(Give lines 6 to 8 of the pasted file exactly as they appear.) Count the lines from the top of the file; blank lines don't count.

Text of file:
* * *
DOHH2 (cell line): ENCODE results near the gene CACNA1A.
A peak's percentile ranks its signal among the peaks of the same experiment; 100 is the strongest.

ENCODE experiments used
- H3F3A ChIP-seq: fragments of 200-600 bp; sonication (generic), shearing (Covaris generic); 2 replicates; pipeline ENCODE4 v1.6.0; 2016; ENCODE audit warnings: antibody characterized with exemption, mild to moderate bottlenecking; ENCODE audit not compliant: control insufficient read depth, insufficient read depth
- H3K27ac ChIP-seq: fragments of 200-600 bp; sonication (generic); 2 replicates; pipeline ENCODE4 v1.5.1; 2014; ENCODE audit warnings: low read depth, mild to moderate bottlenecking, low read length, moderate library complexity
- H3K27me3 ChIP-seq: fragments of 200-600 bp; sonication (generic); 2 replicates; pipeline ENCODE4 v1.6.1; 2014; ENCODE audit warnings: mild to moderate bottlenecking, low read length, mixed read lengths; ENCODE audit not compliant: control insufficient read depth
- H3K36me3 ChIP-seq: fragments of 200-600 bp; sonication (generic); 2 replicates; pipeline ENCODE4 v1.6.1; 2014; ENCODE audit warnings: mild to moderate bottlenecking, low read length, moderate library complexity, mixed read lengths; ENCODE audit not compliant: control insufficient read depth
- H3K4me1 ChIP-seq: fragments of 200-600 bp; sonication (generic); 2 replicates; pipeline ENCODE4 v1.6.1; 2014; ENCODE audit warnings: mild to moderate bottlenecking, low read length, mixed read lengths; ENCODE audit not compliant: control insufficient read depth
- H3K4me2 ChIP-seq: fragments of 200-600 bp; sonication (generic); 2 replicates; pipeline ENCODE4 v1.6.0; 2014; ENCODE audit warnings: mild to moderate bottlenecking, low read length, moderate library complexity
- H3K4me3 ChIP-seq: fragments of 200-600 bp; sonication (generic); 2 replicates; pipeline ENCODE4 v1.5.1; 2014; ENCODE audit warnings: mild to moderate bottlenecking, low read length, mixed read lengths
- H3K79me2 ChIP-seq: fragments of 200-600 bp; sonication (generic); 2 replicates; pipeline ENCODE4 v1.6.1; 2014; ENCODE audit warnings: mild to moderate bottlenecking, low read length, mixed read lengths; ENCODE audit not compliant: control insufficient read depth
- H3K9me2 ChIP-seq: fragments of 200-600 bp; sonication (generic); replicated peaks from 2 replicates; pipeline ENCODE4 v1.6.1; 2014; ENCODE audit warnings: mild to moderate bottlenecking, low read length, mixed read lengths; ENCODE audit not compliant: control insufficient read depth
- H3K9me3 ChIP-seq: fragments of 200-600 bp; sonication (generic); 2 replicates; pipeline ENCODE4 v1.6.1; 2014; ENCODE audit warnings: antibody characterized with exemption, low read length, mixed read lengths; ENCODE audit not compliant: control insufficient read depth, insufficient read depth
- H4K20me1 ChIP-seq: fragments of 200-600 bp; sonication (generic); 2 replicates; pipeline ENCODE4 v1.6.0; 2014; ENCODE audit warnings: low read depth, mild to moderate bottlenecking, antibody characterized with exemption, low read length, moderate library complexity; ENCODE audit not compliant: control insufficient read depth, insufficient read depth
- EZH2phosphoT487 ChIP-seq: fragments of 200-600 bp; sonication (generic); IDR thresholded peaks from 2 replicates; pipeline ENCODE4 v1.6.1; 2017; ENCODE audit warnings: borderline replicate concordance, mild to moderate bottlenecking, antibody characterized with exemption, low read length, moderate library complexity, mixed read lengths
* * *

- H3K27me3 ChIP-seq: fragments of 200-600 bp; sonication (generic); 2 replicates; pipeline ENCODE4 v1.6.1; 2014; ENCODE audit warnings: mild to moderate bottlenecking, low read length, mixed read lengths; ENCODE audit not compliant: control insufficient read depth
- H3K36me3 ChIP-seq: fragments of 200-600 bp; sonication (generic); 2 replicates; pipeline ENCODE4 v1.6.1; 2014; ENCODE audit warnings: mild to moderate bottlenecking, low read length, moderate library complexity, mixed read lengths; ENCODE audit not compliant: control insufficient read depth
- H3K4me1 ChIP-seq: fragments of 200-600 bp; sonication (generic); 2 replicates; pipeline ENCODE4 v1.6.1; 2014; ENCODE audit warnings: mild to moderate bottlenecking, low read length, mixed read lengths; ENCODE audit not compliant: control insufficient read depth